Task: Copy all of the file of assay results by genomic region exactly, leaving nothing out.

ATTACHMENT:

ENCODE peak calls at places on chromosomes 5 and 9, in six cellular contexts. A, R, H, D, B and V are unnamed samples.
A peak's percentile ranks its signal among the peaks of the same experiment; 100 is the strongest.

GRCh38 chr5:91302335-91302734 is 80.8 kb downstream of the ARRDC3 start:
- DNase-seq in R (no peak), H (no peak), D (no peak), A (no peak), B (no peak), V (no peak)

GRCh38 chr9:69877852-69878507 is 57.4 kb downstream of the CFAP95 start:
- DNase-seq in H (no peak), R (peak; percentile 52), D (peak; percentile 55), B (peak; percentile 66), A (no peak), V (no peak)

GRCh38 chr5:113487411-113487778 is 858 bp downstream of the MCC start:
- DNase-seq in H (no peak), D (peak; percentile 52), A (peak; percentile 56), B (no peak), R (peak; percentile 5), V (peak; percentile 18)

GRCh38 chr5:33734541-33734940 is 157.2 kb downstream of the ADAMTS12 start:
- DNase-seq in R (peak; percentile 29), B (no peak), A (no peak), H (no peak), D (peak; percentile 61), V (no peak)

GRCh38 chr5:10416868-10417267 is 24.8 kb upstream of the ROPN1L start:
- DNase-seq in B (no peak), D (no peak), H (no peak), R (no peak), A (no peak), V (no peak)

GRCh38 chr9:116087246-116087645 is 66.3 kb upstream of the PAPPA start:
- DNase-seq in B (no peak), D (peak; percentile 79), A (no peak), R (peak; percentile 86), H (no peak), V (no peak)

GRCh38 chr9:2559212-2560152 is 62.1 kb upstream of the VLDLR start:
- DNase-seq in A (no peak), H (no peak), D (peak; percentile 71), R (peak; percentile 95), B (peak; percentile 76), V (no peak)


ENCODE peak calls at places on chromosomes 5 and 9, in six cellular contexts. A, R, H, D, B and V are unnamed samples.
A peak's percentile ranks its signal among the peaks of the same experiment; 100 is the strongest.

GRCh38 chr5:91302335-91302734 is 80.8 kb downstream of the ARRDC3 start:
- DNase-seq in R (no peak), H (no peak), D (no peak), A (no peak), B (no peak), V (no peak)

GRCh38 chr9:69877852-69878507 is 57.4 kb downstream of the CFAP95 start:
- DNase-seq in H (no peak), R (peak; percentile 52), D (peak; percentile 55), B (peak; percentile 66), A (no peak), V (no peak)

GRCh38 chr5:113487411-113487778 is 858 bp downstream of the MCC start:
- DNase-seq in H (no peak), D (peak; percentile 52), A (peak; percentile 56), B (no peak), R (peak; percentile 5), V (peak; percentile 18)

GRCh38 chr5:33734541-33734940 is 157.2 kb downstream of the ADAMTS12 start:
- DNase-seq in R (peak; percentile 29), B (no peak), A (no peak), H (no peak), D (peak; percentile 61), V (no peak)

GRCh38 chr5:10416868-10417267 is 24.8 kb upstream of the ROPN1L start:
- DNase-seq in B (no peak), D (no peak), H (no peak), R (no peak), A (no peak), V (no peak)

GRCh38 chr9:116087246-116087645 is 66.3 kb upstream of the PAPPA start:
- DNase-seq in B (no peak), D (peak; percentile 79), A (no peak), R (peak; percentile 86), H (no peak), V (no peak)

GRCh38 chr9:2559212-2560152 is 62.1 kb upstream of the VLDLR start:
- DNase-seq in A (no peak), H (no peak), D (peak; percentile 71), R (peak; percentile 95), B (peak; percentile 76), V (no peak)